May 9, 2012, 5:45 PM EDT
Getting cut sucks.
Regardless of the sport you play and the level that you play it at, being told that you are not good enough to play the sport you love is devastating and heart-breaking. Everyone of us has been through at some point. And I think we can all agree: it sucks.
But that is precisely what happened to Kansas State’s James Watson on Friday. New head coach Bruce Weber brought in Michael Orris, a point guard from Chicago that he had been recruiting while he was the head coach at Illinois, which put the Wildcats over the limit of 13 scholarships.
Someone had to go, and that someone was Watson.
“I was so shocked,” Watson told Kellis Robinett of the Wichita Eagle and the KC Star. “I didn’t want to hear what they were telling me. I thought April Fool’s was back I was so shocked. I don’t know why the new coach kicked me off the team. I think it’s really messed up. I could have helped the team next year.”
“I was really looking forward to it. I was doing workouts, individuals, lifting weights. I was doing pretty good, too. He told me, ‘You’re doing really good and have more experience than some of the other players.’ And when Frank Martin left he told me, ‘You’re one of the most talented players on the team.’ Now I’m cut. I don’t get it.”
Here’s the tricky part: Watson should get it, because he knows that he is in a very unique situation.
Watson has a heart condition that causes him to faint. It happened once at Washington State, where he spent the first two years of his college career. (Prior to last season, he was at Cowley College, a JuCo in Kansas.) It happened again prior to this past season. He was picked up by an ambulance when he didn’t show up for practice and spent time in the hospital. That, combined with an elbow injury, played a major role in the fact that Watson mustered just three minutes of action in one game as a junior.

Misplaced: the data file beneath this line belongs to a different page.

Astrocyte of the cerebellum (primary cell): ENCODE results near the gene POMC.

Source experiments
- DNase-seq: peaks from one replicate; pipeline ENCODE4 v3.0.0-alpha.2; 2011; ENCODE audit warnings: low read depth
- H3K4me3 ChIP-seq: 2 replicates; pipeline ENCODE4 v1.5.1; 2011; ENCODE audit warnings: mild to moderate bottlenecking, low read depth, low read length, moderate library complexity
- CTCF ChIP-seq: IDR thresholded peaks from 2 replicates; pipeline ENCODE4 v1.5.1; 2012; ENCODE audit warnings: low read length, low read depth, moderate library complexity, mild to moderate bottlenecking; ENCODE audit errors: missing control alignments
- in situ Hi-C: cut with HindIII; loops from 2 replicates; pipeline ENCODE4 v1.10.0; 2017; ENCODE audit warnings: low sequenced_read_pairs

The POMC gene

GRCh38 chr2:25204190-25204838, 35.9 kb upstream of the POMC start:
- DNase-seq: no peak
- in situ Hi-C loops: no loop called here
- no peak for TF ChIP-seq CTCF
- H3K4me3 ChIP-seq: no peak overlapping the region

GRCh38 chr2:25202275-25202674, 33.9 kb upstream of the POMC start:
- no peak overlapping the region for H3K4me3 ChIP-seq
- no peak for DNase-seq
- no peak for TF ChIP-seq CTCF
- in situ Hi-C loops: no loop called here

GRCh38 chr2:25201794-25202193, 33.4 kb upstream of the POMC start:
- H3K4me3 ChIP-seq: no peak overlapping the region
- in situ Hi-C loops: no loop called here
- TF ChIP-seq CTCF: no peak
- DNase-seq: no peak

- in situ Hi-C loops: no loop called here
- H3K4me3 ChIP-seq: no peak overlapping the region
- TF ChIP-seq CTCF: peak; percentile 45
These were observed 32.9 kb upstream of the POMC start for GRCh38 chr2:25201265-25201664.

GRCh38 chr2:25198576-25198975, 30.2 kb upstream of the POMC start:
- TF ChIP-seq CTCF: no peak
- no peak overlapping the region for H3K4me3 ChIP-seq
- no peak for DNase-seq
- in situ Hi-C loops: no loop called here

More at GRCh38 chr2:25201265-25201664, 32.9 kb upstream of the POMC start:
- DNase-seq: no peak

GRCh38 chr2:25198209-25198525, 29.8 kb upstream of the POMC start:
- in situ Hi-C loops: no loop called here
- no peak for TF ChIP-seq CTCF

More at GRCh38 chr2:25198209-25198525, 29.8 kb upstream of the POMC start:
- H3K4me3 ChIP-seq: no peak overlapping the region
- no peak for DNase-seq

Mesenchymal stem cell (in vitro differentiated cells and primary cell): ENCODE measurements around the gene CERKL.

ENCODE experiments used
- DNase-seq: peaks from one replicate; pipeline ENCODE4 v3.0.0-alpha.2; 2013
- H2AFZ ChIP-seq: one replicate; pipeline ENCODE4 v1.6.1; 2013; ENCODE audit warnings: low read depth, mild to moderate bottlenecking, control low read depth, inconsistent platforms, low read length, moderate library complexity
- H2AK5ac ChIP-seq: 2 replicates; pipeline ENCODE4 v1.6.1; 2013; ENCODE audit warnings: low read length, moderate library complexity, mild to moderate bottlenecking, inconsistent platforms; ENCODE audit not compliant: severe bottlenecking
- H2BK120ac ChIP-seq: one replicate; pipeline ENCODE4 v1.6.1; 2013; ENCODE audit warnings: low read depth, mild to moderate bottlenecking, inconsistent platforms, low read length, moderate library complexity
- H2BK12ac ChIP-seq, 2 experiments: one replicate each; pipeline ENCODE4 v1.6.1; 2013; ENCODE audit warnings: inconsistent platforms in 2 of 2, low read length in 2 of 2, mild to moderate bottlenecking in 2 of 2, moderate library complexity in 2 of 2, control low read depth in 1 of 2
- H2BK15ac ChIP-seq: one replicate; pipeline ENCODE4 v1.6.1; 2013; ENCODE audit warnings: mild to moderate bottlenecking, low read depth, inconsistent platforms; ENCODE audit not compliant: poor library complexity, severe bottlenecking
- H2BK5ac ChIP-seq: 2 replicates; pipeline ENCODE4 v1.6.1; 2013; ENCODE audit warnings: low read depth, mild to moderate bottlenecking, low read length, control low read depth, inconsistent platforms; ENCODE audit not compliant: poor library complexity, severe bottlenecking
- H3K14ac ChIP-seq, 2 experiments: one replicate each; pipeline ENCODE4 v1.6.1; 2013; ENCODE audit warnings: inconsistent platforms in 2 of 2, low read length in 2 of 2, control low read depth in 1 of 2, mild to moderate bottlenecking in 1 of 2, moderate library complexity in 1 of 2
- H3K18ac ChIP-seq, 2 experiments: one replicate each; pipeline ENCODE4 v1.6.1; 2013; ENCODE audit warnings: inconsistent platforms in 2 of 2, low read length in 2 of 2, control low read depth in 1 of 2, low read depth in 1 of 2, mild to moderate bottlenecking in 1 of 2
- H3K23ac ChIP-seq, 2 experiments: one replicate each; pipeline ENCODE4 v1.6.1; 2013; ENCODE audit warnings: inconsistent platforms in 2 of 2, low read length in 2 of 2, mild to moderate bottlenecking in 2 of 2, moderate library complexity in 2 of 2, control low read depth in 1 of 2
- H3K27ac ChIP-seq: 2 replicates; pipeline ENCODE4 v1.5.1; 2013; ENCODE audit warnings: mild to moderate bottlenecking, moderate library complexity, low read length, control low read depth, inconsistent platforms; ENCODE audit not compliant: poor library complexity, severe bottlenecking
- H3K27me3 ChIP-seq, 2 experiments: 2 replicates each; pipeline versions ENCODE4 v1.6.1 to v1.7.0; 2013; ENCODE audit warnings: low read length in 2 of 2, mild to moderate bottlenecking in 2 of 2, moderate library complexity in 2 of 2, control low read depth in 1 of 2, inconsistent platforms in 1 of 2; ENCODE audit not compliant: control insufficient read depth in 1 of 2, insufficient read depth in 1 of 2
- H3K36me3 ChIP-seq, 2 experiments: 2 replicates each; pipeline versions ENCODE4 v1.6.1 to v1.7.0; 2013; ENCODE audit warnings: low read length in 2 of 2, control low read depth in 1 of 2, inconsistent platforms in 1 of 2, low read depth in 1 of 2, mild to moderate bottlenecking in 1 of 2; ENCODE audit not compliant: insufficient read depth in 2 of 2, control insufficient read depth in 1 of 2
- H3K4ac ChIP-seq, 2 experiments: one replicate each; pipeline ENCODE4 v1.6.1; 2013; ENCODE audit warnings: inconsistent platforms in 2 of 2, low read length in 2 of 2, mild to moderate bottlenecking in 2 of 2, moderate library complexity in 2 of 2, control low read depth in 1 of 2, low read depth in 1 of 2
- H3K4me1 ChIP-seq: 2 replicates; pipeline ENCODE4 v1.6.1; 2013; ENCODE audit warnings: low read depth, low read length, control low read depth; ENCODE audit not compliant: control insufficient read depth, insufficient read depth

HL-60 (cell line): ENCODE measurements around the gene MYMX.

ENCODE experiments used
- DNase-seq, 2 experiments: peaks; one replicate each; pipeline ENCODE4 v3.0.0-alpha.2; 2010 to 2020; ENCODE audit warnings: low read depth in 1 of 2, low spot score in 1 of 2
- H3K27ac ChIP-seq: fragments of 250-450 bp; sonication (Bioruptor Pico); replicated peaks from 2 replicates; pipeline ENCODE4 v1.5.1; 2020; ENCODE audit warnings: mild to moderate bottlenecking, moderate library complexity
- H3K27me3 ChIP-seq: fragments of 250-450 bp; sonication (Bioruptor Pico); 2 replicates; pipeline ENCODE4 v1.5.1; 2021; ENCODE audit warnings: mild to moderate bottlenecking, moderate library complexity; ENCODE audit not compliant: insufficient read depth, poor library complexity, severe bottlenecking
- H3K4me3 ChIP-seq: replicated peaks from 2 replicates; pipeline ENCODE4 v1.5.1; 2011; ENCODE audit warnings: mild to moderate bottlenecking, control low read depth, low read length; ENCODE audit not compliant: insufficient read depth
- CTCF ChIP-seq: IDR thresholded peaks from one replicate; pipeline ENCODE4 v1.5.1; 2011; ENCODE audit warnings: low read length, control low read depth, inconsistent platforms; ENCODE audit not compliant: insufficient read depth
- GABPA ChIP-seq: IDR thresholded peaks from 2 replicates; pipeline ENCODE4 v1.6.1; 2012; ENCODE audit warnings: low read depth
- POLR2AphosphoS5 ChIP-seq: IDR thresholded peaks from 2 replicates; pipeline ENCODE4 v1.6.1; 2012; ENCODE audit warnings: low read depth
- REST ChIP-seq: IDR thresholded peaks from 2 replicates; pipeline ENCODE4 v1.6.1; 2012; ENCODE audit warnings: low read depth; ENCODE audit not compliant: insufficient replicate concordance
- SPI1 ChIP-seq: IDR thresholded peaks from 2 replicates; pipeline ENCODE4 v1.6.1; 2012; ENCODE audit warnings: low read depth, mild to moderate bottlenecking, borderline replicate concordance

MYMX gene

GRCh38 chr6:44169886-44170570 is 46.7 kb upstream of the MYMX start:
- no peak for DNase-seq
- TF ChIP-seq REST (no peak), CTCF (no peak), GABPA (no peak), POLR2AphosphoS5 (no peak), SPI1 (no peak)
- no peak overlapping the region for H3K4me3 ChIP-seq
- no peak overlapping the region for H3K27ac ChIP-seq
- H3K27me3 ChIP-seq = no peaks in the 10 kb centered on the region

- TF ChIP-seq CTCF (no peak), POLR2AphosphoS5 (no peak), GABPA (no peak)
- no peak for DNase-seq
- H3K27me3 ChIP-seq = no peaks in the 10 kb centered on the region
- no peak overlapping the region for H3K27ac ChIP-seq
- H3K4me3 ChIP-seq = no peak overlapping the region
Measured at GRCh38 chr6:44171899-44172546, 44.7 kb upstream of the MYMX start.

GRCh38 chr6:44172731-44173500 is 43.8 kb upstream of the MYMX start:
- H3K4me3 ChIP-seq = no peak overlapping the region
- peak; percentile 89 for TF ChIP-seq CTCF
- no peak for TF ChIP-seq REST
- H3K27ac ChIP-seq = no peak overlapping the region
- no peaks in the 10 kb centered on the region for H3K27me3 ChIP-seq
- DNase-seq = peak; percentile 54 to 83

“I feel like he was just trying to open up a scholarship and wanted me off the team,” Watson said. “I feel 100-percent healthy. I only fainted once during my time here, and that was with the old coaching staff. It never happened when Bruce Weber was around.”
It’s an impossibly tough situation to be put in for both sides. Does Weber allow Watson to work out and continue to play on the team knowing full well that he could be risking his life? Would Watson ever consciously be able to make the decision to walk away from the game if it was in his best interest?
But would Weber have made this same decision if he didn’t need the scholarship for an incoming recruit? Would things have been different if Watson had averaged 10 points and eight boards last season?
James Watson got screwed. The way his career and his life — his was adopted when he was 14 and lost a sister at a young age — have unfolded is the furthest thing from fair.
But he will be on a medical scholarship and can finish up his degree at Kansas State. He’ll had an education, and he was able to experience basketball at the Pac-12 and Big 12 levels with a diagnosed heart condition.
Hopefully, one day, he’ll realize that he’s quite lucky as well.
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